Underlying this objective is the theoretical orientation in sociology called “structural constructivism” (Bourdieu and Wacquant, 1988). Like ‘normal’ social constructivist theory, this approach recognizes that as individuals interact they collaboratively construct “typifications” or representations of reality (Berger and Luckmann 1967). Structural Constructivism argues that the “social materials” used in the social construction of reality come not only from the external social environment of individuals, but that these materials systematically vary with the structural/historical position of the actor. For example, a middle class, 21 century, US citizen from the Midwest will produce a different social construction than an upper class, 19th century, Irish citizen from Cork simply because their social/geographical/historical coordinates have placed them in different environments where the “social materials” at hand are different.
The chief advantage of this approach in both sociological research and problem-based pedagogy is that it avoids the false opposition between human agency and structural determinism. Actors “improvise” and create but always within the limits of the structures at hand; they internalize the external, while externalizing the internal, all with some “improvisational” control on the part of the agent. As they externalize they also reproduce, and creatively adapt to some degree, the structures they originally internalized.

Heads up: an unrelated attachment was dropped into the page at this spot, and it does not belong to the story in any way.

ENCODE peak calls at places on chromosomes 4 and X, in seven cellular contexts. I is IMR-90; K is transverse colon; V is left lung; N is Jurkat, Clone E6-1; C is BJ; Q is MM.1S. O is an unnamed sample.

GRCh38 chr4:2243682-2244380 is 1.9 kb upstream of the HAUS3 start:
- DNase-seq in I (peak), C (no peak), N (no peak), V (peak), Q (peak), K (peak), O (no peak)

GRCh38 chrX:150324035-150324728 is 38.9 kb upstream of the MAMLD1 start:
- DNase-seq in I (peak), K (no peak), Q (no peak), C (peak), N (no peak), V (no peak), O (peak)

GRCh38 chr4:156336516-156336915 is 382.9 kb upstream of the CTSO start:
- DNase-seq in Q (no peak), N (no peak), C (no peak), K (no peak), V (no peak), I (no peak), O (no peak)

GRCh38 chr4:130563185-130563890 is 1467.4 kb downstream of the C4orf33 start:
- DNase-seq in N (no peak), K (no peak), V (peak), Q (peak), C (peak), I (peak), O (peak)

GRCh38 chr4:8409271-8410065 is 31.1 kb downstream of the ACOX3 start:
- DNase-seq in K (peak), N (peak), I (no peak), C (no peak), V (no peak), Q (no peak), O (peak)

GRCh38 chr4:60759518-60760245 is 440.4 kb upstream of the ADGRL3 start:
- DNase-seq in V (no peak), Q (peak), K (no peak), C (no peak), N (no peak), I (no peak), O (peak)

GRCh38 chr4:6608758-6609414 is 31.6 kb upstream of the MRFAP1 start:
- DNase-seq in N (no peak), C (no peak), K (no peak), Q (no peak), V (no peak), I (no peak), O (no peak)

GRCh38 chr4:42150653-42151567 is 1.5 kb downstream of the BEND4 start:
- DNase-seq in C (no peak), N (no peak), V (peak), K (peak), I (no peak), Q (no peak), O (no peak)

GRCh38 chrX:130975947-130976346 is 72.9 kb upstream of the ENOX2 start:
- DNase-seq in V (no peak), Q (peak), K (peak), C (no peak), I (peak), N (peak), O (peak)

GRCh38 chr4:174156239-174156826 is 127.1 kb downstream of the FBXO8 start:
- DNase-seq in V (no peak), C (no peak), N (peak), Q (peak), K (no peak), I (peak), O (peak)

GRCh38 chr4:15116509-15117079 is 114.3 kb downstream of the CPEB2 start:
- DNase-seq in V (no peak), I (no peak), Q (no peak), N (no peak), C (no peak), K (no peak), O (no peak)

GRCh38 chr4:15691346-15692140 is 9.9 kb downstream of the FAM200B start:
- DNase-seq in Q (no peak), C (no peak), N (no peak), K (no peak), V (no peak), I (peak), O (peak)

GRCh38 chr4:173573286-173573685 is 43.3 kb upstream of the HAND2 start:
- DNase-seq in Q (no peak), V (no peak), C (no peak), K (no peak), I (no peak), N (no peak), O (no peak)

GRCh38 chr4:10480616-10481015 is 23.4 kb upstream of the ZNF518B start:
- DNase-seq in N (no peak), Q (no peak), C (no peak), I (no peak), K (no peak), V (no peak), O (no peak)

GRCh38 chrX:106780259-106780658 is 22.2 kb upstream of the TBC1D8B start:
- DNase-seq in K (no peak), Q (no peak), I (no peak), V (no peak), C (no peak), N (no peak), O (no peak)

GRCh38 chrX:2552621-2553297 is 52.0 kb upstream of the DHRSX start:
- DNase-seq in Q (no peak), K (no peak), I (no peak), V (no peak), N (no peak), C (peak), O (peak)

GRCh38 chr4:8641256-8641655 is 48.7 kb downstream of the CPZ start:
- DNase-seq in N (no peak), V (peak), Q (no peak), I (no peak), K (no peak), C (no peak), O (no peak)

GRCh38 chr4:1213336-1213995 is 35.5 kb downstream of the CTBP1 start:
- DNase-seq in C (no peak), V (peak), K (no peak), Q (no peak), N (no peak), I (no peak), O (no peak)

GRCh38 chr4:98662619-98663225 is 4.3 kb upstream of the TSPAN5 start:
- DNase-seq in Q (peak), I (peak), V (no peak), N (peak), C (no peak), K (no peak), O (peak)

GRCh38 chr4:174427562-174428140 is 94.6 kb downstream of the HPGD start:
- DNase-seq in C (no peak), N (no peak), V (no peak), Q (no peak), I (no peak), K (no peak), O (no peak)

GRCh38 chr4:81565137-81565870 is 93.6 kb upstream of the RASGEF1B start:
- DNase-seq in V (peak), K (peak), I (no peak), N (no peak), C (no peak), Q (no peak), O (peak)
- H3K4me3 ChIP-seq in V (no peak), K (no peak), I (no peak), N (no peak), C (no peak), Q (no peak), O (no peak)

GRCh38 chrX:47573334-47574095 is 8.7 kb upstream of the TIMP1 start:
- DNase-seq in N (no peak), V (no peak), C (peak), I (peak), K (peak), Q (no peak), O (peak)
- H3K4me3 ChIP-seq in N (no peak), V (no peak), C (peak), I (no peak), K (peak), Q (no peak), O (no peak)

As a proponent of the Conflict paradigm in sociology, I tend to shy away from the use of systems theory. From my viewpoint, systems theory tends to overly exaggerate the integration of cultural artifacts and the functional interdependence of societal structures, while casting conflict and cultural contradiction as “abnormal”.
2. To distill the above information into concepts and activities that would effectively engage students in understanding global issues.
Admittedly, at this point, I only have vague notions of what a “bee-focused” Global Issues course might look like. I would like to explore the possibility of combining a problem-based pedagogical approach (Delisle 1997) with a grounded theory-based (Glaser and Strauss 1967) research methodology (see more about grounded theory under objective 3). In problem-based pedagogy, students learn not by reading or listening for the teacher’s “correct answers”, but by creating and answering their own questions. The grounded theory methodology would provide the students with an environment to do this in, not simply as students, but as research collaborators elaborating on and clarifying the work I’ve already begun in my ethnography through their collection of data from new theoretically chosen comparison groups. Course activities might well include experiences interviewing beekeepers and observing different apiaries, content analysis of internet “bee” forums and email lists, attending to the current research on bee management and bee ‘problems’ in various apicultural publications, examining economic, environmental and political policies that might impact bees and/or beekeepers, and hands-on experiences in bee management and care. All these experiences would be recorded and reflected upon by each student in a detailed journal of field notes.
While the sociological perspective of the instructor will no doubt be a guiding influence here, the course should offer an interdisciplinary (rather than “other disciplinary”) perspective on “bees in a global context”.
3. To produce an ethnography of the beekeeping world including those more “esoteric” movements like “biodynamic beekeeping” and “apitherapy”.